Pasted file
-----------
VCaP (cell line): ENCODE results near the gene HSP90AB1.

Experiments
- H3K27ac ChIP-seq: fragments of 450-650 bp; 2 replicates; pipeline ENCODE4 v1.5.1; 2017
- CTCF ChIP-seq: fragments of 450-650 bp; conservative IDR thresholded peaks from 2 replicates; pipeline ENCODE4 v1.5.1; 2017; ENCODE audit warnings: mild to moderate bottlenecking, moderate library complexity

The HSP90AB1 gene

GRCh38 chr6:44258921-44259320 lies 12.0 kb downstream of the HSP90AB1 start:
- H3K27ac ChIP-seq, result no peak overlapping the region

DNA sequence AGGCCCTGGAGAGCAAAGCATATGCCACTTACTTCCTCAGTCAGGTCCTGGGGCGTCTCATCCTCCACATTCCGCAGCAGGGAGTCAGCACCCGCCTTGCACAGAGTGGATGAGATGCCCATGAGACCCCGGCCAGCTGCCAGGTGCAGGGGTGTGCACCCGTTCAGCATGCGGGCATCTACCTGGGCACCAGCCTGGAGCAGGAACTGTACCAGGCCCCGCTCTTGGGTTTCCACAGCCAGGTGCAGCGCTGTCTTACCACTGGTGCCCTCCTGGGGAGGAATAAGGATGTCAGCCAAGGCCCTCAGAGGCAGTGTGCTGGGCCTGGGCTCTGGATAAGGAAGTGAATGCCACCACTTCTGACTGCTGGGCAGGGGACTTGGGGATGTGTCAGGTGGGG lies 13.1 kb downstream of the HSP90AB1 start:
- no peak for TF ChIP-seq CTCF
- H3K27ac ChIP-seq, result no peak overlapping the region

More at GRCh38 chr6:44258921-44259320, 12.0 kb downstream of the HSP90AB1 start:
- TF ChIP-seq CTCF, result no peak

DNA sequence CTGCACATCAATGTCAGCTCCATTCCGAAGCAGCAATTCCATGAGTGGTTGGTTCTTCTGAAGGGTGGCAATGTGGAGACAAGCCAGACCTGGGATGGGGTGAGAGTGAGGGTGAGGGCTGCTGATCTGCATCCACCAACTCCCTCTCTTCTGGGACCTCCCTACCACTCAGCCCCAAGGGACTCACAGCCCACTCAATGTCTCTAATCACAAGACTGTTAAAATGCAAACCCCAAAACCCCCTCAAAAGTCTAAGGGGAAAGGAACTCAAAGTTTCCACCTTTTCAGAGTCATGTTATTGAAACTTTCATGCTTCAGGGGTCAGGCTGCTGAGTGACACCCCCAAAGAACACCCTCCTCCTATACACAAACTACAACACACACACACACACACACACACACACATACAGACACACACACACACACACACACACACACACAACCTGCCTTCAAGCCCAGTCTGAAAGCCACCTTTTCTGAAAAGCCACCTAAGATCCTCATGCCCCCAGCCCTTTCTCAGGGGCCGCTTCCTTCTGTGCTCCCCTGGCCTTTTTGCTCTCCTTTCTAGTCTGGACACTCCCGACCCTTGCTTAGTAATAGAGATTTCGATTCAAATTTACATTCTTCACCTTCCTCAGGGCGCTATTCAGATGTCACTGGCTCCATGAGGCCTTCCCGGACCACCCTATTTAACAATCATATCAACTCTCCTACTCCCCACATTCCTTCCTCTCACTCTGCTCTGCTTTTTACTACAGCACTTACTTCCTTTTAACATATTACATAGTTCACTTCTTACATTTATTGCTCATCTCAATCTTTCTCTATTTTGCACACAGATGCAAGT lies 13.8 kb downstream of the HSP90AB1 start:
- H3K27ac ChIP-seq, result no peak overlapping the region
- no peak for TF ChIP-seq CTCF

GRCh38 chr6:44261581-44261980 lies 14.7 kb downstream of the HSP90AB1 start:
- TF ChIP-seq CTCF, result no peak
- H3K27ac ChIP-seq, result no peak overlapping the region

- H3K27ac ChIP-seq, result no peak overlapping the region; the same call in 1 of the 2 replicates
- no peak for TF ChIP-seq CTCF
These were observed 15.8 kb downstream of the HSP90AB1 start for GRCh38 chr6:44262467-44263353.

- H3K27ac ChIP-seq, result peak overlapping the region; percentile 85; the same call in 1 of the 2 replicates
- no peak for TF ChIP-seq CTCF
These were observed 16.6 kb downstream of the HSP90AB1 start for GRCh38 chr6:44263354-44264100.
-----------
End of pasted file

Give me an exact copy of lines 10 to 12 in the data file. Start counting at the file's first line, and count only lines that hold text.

- H3K27ac ChIP-seq, result no peak overlapping the region

More at GRCh38 chr6:44258921-44259320, 12.0 kb downstream of the HSP90AB1 start:
- TF ChIP-seq CTCF, result no peak